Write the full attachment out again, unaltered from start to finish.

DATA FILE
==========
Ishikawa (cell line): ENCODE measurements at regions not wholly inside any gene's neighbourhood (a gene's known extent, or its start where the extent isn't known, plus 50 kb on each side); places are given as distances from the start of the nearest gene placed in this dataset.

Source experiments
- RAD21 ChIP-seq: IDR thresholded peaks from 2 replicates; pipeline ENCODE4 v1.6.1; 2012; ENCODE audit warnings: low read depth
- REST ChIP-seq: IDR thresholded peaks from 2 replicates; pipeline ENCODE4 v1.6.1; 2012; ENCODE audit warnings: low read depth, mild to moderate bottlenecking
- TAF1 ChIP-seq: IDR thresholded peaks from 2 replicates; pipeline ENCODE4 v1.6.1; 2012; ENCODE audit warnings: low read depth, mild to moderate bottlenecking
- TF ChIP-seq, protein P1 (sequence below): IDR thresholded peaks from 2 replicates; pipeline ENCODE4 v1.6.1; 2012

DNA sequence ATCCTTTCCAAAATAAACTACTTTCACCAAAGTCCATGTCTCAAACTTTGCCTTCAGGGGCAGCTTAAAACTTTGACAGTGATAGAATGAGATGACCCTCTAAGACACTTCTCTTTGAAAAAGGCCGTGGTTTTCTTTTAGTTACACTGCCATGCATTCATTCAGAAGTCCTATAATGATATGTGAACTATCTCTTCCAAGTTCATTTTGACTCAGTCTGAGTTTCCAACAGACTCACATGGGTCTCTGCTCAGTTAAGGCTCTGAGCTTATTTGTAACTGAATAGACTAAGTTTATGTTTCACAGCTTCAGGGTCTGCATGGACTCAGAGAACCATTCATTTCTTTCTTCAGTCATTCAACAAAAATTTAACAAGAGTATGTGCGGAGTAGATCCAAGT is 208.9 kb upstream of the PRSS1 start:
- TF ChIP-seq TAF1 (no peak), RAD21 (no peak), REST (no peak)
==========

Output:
Ishikawa (cell line): ENCODE measurements at regions not wholly inside any gene's neighbourhood (a gene's known extent, or its start where the extent isn't known, plus 50 kb on each side); places are given as distances from the start of the nearest gene placed in this dataset.

Source experiments
- RAD21 ChIP-seq: IDR thresholded peaks from 2 replicates; pipeline ENCODE4 v1.6.1; 2012; ENCODE audit warnings: low read depth
- REST ChIP-seq: IDR thresholded peaks from 2 replicates; pipeline ENCODE4 v1.6.1; 2012; ENCODE audit warnings: low read depth, mild to moderate bottlenecking
- TAF1 ChIP-seq: IDR thresholded peaks from 2 replicates; pipeline ENCODE4 v1.6.1; 2012; ENCODE audit warnings: low read depth, mild to moderate bottlenecking
- TF ChIP-seq, protein P1 (sequence below): IDR thresholded peaks from 2 replicates; pipeline ENCODE4 v1.6.1; 2012

DNA sequence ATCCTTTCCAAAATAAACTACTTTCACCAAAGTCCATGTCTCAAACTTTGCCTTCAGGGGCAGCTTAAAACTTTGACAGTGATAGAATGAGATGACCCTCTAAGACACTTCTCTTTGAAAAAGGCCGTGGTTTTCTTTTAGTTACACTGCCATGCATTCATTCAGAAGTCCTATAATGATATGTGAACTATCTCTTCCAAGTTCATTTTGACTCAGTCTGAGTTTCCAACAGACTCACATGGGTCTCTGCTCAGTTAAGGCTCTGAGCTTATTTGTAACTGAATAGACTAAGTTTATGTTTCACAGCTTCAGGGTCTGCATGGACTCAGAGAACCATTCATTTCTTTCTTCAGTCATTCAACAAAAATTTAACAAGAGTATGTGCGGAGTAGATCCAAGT is 208.9 kb upstream of the PRSS1 start:
- TF ChIP-seq TAF1 (no peak), RAD21 (no peak), REST (no peak)